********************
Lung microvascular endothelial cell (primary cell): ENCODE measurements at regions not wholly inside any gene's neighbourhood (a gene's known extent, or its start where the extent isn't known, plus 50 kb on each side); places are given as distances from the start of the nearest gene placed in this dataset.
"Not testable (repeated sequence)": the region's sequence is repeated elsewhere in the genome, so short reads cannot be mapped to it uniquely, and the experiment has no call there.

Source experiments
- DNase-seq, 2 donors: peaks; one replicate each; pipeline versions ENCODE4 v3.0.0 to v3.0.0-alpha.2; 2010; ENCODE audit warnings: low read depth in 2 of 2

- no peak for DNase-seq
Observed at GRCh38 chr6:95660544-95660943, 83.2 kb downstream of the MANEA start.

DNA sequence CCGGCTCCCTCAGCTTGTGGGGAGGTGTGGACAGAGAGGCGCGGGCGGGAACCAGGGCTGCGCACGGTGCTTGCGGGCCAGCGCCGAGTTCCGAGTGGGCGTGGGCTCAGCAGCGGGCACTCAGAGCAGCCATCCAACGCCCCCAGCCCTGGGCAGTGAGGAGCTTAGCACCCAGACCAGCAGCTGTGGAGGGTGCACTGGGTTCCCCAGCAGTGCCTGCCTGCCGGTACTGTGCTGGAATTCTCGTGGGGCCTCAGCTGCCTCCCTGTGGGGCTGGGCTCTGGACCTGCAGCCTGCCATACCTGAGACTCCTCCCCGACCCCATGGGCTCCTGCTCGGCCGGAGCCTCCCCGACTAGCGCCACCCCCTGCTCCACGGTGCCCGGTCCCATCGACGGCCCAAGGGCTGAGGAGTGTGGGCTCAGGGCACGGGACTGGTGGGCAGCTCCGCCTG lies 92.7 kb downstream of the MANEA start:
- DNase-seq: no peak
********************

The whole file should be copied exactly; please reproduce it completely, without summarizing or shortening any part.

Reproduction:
Lung microvascular endothelial cell (primary cell): ENCODE measurements at regions not wholly inside any gene's neighbourhood (a gene's known extent, or its start where the extent isn't known, plus 50 kb on each side); places are given as distances from the start of the nearest gene placed in this dataset.
"Not testable (repeated sequence)": the region's sequence is repeated elsewhere in the genome, so short reads cannot be mapped to it uniquely, and the experiment has no call there.

Source experiments
- DNase-seq, 2 donors: peaks; one replicate each; pipeline versions ENCODE4 v3.0.0 to v3.0.0-alpha.2; 2010; ENCODE audit warnings: low read depth in 2 of 2

- no peak for DNase-seq
Observed at GRCh38 chr6:95660544-95660943, 83.2 kb downstream of the MANEA start.

DNA sequence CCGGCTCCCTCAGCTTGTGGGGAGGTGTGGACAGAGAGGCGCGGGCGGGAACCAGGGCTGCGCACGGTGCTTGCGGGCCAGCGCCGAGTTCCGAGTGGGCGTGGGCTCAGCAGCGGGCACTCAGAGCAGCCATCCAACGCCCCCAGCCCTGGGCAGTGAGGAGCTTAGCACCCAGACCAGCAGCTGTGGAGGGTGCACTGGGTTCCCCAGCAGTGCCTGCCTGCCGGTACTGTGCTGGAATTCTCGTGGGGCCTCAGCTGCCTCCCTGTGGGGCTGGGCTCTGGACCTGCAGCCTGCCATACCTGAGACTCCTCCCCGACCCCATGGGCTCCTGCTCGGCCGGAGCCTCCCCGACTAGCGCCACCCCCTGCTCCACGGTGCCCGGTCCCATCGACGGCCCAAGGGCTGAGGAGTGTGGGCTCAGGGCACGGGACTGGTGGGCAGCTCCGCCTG lies 92.7 kb downstream of the MANEA start:
- DNase-seq: no peak